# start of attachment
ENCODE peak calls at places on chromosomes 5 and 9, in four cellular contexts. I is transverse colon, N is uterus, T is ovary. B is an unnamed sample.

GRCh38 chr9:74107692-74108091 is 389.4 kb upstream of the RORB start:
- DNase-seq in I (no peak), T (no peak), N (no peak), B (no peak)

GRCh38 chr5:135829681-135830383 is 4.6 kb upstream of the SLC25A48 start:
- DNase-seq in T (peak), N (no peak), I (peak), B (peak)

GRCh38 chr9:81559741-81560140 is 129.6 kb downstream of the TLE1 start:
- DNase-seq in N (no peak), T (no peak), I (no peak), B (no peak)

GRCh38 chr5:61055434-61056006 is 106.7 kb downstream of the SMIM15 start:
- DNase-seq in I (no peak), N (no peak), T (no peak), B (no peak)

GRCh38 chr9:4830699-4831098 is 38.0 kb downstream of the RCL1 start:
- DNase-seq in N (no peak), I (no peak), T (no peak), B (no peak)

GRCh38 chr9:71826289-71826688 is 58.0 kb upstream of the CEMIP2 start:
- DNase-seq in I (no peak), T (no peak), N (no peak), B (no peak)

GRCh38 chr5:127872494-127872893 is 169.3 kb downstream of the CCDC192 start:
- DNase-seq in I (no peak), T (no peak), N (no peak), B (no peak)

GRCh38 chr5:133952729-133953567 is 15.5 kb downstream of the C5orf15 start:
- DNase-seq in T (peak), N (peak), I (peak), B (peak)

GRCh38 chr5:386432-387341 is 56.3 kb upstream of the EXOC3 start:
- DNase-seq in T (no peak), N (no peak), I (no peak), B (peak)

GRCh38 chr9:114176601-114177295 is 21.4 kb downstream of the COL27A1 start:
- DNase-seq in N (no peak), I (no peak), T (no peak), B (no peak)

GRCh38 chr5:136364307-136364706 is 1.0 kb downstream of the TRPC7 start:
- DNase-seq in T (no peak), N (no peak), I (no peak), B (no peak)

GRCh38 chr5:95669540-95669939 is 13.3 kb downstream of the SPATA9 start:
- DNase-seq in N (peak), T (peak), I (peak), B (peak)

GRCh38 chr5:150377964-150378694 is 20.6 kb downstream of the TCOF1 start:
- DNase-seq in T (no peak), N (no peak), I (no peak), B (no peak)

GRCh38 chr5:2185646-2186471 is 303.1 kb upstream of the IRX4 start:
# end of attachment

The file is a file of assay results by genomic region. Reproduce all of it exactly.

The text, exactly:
ENCODE peak calls at places on chromosomes 5 and 9, in four cellular contexts. I is transverse colon, N is uterus, T is ovary. B is an unnamed sample.

GRCh38 chr9:74107692-74108091 is 389.4 kb upstream of the RORB start:
- DNase-seq in I (no peak), T (no peak), N (no peak), B (no peak)

GRCh38 chr5:135829681-135830383 is 4.6 kb upstream of the SLC25A48 start:
- DNase-seq in T (peak), N (no peak), I (peak), B (peak)

GRCh38 chr9:81559741-81560140 is 129.6 kb downstream of the TLE1 start:
- DNase-seq in N (no peak), T (no peak), I (no peak), B (no peak)

GRCh38 chr5:61055434-61056006 is 106.7 kb downstream of the SMIM15 start:
- DNase-seq in I (no peak), N (no peak), T (no peak), B (no peak)

GRCh38 chr9:4830699-4831098 is 38.0 kb downstream of the RCL1 start:
- DNase-seq in N (no peak), I (no peak), T (no peak), B (no peak)

GRCh38 chr9:71826289-71826688 is 58.0 kb upstream of the CEMIP2 start:
- DNase-seq in I (no peak), T (no peak), N (no peak), B (no peak)

GRCh38 chr5:127872494-127872893 is 169.3 kb downstream of the CCDC192 start:
- DNase-seq in I (no peak), T (no peak), N (no peak), B (no peak)

GRCh38 chr5:133952729-133953567 is 15.5 kb downstream of the C5orf15 start:
- DNase-seq in T (peak), N (peak), I (peak), B (peak)

GRCh38 chr5:386432-387341 is 56.3 kb upstream of the EXOC3 start:
- DNase-seq in T (no peak), N (no peak), I (no peak), B (peak)

GRCh38 chr9:114176601-114177295 is 21.4 kb downstream of the COL27A1 start:
- DNase-seq in N (no peak), I (no peak), T (no peak), B (no peak)

GRCh38 chr5:136364307-136364706 is 1.0 kb downstream of the TRPC7 start:
- DNase-seq in T (no peak), N (no peak), I (no peak), B (no peak)

GRCh38 chr5:95669540-95669939 is 13.3 kb downstream of the SPATA9 start:
- DNase-seq in N (peak), T (peak), I (peak), B (peak)

GRCh38 chr5:150377964-150378694 is 20.6 kb downstream of the TCOF1 start:
- DNase-seq in T (no peak), N (no peak), I (no peak), B (no peak)

GRCh38 chr5:2185646-2186471 is 303.1 kb upstream of the IRX4 start: